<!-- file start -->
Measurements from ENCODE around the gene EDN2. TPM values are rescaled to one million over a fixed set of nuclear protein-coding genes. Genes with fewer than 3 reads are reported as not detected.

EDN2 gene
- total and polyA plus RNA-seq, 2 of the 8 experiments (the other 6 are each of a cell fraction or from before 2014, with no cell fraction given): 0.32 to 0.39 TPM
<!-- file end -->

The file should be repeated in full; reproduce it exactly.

Measurements from ENCODE around the gene EDN2. TPM values are rescaled to one million over a fixed set of nuclear protein-coding genes. Genes with fewer than 3 reads are reported as not detected.

EDN2 gene
- total and polyA plus RNA-seq, 2 of the 8 experiments (the other 6 are each of a cell fraction or from before 2014, with no cell fraction given): 0.32 to 0.39 TPM